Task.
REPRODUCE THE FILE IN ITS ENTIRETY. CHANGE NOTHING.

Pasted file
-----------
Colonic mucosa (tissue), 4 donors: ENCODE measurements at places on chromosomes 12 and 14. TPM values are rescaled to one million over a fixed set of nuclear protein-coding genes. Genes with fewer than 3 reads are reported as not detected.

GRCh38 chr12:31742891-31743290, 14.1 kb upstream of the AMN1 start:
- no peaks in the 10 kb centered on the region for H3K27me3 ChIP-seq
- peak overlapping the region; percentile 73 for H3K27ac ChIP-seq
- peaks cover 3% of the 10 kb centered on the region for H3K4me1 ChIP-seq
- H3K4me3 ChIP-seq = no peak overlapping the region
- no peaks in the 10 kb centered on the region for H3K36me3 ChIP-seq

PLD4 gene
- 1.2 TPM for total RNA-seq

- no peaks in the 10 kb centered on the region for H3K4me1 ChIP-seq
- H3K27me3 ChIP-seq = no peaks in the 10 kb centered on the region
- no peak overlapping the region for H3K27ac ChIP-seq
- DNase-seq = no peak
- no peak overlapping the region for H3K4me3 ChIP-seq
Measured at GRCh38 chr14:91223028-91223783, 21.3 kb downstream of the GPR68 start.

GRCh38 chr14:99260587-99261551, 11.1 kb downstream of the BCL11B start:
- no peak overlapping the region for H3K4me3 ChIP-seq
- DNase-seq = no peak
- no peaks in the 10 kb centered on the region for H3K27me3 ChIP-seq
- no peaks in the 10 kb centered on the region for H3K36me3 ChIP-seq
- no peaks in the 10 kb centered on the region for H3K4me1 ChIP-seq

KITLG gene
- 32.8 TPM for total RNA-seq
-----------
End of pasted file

Colonic mucosa (tissue), 4 donors: ENCODE measurements at places on chromosomes 12 and 14. TPM values are rescaled to one million over a fixed set of nuclear protein-coding genes. Genes with fewer than 3 reads are reported as not detected.

GRCh38 chr12:31742891-31743290, 14.1 kb upstream of the AMN1 start:
- no peaks in the 10 kb centered on the region for H3K27me3 ChIP-seq
- peak overlapping the region; percentile 73 for H3K27ac ChIP-seq
- peaks cover 3% of the 10 kb centered on the region for H3K4me1 ChIP-seq
- H3K4me3 ChIP-seq = no peak overlapping the region
- no peaks in the 10 kb centered on the region for H3K36me3 ChIP-seq

PLD4 gene
- 1.2 TPM for total RNA-seq

- no peaks in the 10 kb centered on the region for H3K4me1 ChIP-seq
- H3K27me3 ChIP-seq = no peaks in the 10 kb centered on the region
- no peak overlapping the region for H3K27ac ChIP-seq
- DNase-seq = no peak
- no peak overlapping the region for H3K4me3 ChIP-seq
Measured at GRCh38 chr14:91223028-91223783, 21.3 kb downstream of the GPR68 start.

GRCh38 chr14:99260587-99261551, 11.1 kb downstream of the BCL11B start:
- no peak overlapping the region for H3K4me3 ChIP-seq
- DNase-seq = no peak
- no peaks in the 10 kb centered on the region for H3K27me3 ChIP-seq
- no peaks in the 10 kb centered on the region for H3K36me3 ChIP-seq
- no peaks in the 10 kb centered on the region for H3K4me1 ChIP-seq

KITLG gene
- 32.8 TPM for total RNA-seq